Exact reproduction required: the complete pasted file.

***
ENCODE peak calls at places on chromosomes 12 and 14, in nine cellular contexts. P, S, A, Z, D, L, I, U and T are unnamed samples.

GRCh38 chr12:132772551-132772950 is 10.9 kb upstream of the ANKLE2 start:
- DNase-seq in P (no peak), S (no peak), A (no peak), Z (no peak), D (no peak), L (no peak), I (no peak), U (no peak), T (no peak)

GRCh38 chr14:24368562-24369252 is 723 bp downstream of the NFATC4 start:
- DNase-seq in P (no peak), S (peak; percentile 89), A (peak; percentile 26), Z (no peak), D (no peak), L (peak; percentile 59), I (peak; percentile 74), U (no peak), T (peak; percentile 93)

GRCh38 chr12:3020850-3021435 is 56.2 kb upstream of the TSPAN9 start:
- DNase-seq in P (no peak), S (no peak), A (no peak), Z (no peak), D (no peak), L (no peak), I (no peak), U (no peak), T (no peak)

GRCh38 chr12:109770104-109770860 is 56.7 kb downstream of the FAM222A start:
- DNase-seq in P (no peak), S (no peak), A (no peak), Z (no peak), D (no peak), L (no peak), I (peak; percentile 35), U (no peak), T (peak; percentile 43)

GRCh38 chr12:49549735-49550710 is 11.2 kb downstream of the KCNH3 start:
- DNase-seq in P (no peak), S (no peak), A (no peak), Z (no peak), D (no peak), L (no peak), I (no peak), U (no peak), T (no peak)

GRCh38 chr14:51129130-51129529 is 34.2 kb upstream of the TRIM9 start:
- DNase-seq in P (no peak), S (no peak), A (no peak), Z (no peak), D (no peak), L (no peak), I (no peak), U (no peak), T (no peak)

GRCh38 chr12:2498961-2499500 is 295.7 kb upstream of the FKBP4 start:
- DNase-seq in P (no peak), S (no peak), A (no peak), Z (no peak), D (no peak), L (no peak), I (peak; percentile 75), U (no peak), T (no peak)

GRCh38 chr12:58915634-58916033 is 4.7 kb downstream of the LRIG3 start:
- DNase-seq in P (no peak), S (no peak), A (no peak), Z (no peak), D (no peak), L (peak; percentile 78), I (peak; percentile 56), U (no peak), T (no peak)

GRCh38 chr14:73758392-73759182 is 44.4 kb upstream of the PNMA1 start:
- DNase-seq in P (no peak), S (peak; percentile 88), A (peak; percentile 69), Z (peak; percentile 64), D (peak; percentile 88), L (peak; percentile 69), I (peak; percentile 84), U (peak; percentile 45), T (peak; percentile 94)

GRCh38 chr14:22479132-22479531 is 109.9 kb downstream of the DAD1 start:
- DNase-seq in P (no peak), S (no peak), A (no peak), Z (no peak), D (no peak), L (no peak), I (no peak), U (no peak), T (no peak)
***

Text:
ENCODE peak calls at places on chromosomes 12 and 14, in nine cellular contexts. P, S, A, Z, D, L, I, U and T are unnamed samples.

GRCh38 chr12:132772551-132772950 is 10.9 kb upstream of the ANKLE2 start:
- DNase-seq in P (no peak), S (no peak), A (no peak), Z (no peak), D (no peak), L (no peak), I (no peak), U (no peak), T (no peak)

GRCh38 chr14:24368562-24369252 is 723 bp downstream of the NFATC4 start:
- DNase-seq in P (no peak), S (peak; percentile 89), A (peak; percentile 26), Z (no peak), D (no peak), L (peak; percentile 59), I (peak; percentile 74), U (no peak), T (peak; percentile 93)

GRCh38 chr12:3020850-3021435 is 56.2 kb upstream of the TSPAN9 start:
- DNase-seq in P (no peak), S (no peak), A (no peak), Z (no peak), D (no peak), L (no peak), I (no peak), U (no peak), T (no peak)

GRCh38 chr12:109770104-109770860 is 56.7 kb downstream of the FAM222A start:
- DNase-seq in P (no peak), S (no peak), A (no peak), Z (no peak), D (no peak), L (no peak), I (peak; percentile 35), U (no peak), T (peak; percentile 43)

GRCh38 chr12:49549735-49550710 is 11.2 kb downstream of the KCNH3 start:
- DNase-seq in P (no peak), S (no peak), A (no peak), Z (no peak), D (no peak), L (no peak), I (no peak), U (no peak), T (no peak)

GRCh38 chr14:51129130-51129529 is 34.2 kb upstream of the TRIM9 start:
- DNase-seq in P (no peak), S (no peak), A (no peak), Z (no peak), D (no peak), L (no peak), I (no peak), U (no peak), T (no peak)

GRCh38 chr12:2498961-2499500 is 295.7 kb upstream of the FKBP4 start:
- DNase-seq in P (no peak), S (no peak), A (no peak), Z (no peak), D (no peak), L (no peak), I (peak; percentile 75), U (no peak), T (no peak)

GRCh38 chr12:58915634-58916033 is 4.7 kb downstream of the LRIG3 start:
- DNase-seq in P (no peak), S (no peak), A (no peak), Z (no peak), D (no peak), L (peak; percentile 78), I (peak; percentile 56), U (no peak), T (no peak)

GRCh38 chr14:73758392-73759182 is 44.4 kb upstream of the PNMA1 start:
- DNase-seq in P (no peak), S (peak; percentile 88), A (peak; percentile 69), Z (peak; percentile 64), D (peak; percentile 88), L (peak; percentile 69), I (peak; percentile 84), U (peak; percentile 45), T (peak; percentile 94)

GRCh38 chr14:22479132-22479531 is 109.9 kb downstream of the DAD1 start:
- DNase-seq in P (no peak), S (no peak), A (no peak), Z (no peak), D (no peak), L (no peak), I (no peak), U (no peak), T (no peak)